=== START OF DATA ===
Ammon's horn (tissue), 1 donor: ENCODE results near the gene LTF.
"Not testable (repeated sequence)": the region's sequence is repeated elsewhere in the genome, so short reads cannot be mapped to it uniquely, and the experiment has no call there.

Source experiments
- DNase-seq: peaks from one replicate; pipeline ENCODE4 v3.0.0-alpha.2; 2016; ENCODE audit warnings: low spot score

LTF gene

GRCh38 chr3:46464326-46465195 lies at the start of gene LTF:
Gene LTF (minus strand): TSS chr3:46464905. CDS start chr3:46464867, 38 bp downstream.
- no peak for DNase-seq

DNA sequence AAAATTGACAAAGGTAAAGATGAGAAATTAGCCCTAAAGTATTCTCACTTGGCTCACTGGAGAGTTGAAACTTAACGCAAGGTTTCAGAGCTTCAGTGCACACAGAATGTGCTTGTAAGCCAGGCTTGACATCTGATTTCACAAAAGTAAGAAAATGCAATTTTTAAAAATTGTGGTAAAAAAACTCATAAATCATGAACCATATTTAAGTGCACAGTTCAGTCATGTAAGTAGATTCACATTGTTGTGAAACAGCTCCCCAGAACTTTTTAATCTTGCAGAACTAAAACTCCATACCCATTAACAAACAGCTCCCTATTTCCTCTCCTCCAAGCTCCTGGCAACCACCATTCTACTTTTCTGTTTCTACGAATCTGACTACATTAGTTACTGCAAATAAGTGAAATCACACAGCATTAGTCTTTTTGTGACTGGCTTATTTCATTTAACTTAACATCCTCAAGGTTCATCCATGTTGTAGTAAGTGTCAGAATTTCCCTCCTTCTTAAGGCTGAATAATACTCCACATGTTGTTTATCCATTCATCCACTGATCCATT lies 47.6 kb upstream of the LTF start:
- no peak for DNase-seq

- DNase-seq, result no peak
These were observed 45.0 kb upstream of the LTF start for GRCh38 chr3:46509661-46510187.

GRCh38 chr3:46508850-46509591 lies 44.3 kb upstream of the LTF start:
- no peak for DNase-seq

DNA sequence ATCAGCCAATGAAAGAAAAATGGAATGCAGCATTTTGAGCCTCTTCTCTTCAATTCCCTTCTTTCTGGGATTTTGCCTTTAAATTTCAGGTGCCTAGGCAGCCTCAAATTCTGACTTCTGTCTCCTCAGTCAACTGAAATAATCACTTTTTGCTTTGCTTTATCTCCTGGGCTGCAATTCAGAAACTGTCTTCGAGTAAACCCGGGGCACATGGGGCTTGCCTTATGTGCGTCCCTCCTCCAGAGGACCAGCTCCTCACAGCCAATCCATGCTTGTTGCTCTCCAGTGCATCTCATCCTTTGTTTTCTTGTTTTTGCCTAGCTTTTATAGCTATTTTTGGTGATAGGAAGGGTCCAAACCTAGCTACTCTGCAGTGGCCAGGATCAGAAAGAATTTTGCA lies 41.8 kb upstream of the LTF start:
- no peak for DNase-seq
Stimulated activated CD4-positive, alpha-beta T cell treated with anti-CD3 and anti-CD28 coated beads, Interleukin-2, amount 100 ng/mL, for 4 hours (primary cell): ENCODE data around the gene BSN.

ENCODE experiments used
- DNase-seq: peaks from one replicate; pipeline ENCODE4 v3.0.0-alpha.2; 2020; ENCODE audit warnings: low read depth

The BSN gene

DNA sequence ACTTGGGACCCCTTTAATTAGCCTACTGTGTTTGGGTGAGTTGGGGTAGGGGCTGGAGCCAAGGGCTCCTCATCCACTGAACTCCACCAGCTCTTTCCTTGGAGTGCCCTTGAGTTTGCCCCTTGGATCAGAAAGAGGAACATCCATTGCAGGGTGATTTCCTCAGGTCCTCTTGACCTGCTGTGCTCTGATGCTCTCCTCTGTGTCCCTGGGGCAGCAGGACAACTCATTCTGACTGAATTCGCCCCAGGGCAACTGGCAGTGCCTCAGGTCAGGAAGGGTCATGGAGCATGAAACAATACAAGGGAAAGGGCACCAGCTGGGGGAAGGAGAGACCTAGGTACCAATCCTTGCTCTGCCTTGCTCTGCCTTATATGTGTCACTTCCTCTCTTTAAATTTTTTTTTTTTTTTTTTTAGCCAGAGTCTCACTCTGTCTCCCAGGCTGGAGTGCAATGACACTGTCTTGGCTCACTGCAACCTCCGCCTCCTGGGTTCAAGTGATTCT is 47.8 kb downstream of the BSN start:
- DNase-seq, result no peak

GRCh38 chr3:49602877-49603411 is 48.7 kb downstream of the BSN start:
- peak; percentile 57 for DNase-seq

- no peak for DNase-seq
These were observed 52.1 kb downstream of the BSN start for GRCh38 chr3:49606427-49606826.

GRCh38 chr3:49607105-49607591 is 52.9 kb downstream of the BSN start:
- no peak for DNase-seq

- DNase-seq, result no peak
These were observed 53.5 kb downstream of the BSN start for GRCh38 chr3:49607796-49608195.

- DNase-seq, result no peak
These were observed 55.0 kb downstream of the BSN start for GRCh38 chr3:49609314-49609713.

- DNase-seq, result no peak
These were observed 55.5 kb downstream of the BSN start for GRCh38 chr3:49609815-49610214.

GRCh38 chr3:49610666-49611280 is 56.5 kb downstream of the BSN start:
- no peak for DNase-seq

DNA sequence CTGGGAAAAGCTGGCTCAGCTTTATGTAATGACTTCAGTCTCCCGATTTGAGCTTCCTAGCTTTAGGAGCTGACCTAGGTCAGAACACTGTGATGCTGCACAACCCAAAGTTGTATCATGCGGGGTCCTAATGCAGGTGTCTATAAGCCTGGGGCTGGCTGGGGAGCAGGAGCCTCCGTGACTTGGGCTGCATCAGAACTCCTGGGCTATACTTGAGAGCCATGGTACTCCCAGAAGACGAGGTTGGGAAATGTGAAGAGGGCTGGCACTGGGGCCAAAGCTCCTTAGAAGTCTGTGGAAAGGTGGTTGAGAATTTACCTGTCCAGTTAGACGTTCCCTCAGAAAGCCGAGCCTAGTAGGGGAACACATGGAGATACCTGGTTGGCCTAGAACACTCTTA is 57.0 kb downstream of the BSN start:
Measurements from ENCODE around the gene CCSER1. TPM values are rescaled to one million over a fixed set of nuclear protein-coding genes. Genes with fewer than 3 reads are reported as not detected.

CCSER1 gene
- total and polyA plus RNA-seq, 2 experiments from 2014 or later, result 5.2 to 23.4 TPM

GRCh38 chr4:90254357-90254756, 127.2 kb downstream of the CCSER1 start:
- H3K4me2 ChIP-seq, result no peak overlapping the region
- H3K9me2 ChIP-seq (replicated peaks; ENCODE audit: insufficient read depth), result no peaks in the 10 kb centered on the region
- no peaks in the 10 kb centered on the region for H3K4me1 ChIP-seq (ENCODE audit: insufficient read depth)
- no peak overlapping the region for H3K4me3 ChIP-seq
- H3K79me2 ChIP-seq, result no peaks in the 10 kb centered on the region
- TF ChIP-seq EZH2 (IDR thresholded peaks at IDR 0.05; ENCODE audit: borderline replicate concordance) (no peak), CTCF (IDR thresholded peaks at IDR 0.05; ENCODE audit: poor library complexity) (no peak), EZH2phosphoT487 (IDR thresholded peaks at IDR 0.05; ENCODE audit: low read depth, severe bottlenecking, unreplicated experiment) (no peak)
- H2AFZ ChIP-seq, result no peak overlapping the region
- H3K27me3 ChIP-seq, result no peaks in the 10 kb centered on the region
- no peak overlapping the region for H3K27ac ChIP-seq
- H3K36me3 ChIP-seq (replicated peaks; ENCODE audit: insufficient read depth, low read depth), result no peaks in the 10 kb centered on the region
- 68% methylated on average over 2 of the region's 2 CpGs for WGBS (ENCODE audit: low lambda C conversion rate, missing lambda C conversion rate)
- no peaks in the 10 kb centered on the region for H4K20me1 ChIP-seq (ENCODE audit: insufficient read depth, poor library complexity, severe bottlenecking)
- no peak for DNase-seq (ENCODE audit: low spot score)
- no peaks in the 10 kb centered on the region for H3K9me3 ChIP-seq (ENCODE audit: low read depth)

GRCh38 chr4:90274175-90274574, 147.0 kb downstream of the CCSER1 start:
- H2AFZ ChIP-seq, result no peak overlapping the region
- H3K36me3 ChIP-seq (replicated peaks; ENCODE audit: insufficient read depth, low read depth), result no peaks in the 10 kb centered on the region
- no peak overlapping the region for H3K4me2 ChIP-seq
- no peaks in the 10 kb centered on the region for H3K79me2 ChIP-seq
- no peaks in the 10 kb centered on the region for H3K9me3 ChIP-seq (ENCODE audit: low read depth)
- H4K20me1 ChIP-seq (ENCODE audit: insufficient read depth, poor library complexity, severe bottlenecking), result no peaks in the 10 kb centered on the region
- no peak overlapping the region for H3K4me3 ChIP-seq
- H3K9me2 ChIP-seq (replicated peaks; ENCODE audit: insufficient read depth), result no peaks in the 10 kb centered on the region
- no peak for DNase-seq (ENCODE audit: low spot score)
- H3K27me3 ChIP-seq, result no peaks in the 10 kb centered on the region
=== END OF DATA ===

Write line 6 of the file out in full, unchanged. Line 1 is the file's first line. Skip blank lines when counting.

GRCh38 chr3:46464326-46465195 lies at the start of gene LTF: